**Case 3: Both sets of terminals are connected, (if there's a closed loop for the electrons to flow through).** At the instant that we make a loop for the electrons to travel through, a few things are happening with these forces simultaneously. Remember those electrons that want to flow through node 'V1' but can't because there are too many electrons at node 'V0'? And now, remember the electrons that want to flow from node 'V0' through the circuit to node 'V2' but can't because there are too many electrons at node 'V1'? Well we get a situation where they can work together to solve each other's problems! Imagine we pull an electron from node 'V0', to node 'V2', and as that electron gets close to 'V2', we move another electron at 'V1' from the left battery to the electron depleted area in the right battery. If we do them simultaneously, there is an electron coming and going from both places that were previously causing an electron road-block! So as electrons flow from 'V0' to 'V2' there will simultaneously be electrons flowing through node 'V1'. And now we have two sets of electrons flowing with two 1.5 V potential differences in a row, which is why we get the 3 V potential difference!

**Reality Check:** There are some differences with reality though. For example, as batteries are used, they will decrease in voltage. Since the electrons are trying to evenly distribute, the electrical potential difference will decrease as well. Also, the barriers between the electron rich and electron deficit areas of the battery aren't perfect. All batteries have a self-discharge rate, which is effectively the electrons making it from one side of the battery to the other, it's just generally so small in comparison to the amount of electrons that we can actually use, that we ignore it. Internal resistance is also mentioned above, another slight deviation from the theoretical operation of batteries. But you can learn about all that stuff as you feel ready.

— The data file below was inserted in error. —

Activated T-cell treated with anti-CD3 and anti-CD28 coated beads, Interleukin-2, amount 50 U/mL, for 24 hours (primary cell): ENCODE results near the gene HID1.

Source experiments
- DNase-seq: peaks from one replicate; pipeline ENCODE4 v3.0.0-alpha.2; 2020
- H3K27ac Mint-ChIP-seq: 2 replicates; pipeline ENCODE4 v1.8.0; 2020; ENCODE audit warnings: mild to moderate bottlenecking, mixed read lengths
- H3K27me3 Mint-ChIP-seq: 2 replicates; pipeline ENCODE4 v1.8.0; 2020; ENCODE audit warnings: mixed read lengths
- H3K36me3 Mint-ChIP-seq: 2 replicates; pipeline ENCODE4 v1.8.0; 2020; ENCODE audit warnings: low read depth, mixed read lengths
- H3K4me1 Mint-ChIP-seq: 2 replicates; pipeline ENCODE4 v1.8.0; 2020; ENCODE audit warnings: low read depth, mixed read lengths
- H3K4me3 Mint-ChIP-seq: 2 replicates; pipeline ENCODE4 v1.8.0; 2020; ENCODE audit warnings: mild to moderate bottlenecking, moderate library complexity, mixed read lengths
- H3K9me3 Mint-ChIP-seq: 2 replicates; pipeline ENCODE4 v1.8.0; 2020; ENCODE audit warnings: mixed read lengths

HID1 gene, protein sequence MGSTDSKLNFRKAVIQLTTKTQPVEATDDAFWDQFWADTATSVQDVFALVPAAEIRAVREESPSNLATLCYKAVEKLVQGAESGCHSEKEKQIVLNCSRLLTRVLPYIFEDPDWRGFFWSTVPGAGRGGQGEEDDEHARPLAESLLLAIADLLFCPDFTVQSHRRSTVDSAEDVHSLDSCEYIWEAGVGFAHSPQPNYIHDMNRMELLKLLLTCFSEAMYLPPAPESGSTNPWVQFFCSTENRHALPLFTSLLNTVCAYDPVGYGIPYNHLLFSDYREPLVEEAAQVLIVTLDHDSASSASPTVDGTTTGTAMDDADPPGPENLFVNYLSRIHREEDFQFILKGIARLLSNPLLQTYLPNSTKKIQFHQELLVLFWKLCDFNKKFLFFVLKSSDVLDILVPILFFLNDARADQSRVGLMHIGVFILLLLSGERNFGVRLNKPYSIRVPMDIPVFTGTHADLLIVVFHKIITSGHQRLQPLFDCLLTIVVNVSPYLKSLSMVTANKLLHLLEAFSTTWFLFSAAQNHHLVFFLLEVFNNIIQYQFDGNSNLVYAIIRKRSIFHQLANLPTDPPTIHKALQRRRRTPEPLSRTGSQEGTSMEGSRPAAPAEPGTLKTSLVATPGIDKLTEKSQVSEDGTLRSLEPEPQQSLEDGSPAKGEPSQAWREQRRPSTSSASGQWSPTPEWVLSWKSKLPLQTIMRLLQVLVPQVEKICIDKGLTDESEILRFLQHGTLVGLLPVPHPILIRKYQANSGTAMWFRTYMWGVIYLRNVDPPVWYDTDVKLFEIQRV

**I hope this helps, and if I made any mistakes, please let me know! :)**

## Best Answer

No. Batteries supply potential

difference.The positive terminal of A(I'll call it A+) is at a higher potential than the negative terminal of A(A-). The same goes for B. However, we don't know if A- and B+ are at the same potential, so we can't conclude that A+ is at a higher potential than B-.

In fact, A+ and B- are at the

samepotential, as it is the lowest energy configuration of this system.For a capacitor to work, there needs to be a potential difference across its ends. Here, there isn't.

Besides, a battery only works when charge is being drawn/added from/to both terminals. Electrostatic repulsion will not let the battery supply charge from just one terminal. Don't look at a battery as a producer of charge. Look at it as a

separator of charge. For every positive charge A shoots out of its positive terminal, there will be a negative charge that gets stuck on its negative terminal; which will work to prevent more negative charges from accumulating on A-. If negative chargecan'taccumulate on A-, then A+ will stop shooting out charges. This happens very quickly -- you won't be able to measure the amount of charge that A+ released.However, if you connect A- and B+, then A- and B+ will be at the same potential, and A+ will be at a higher potential that B-, and the capacitor will charge.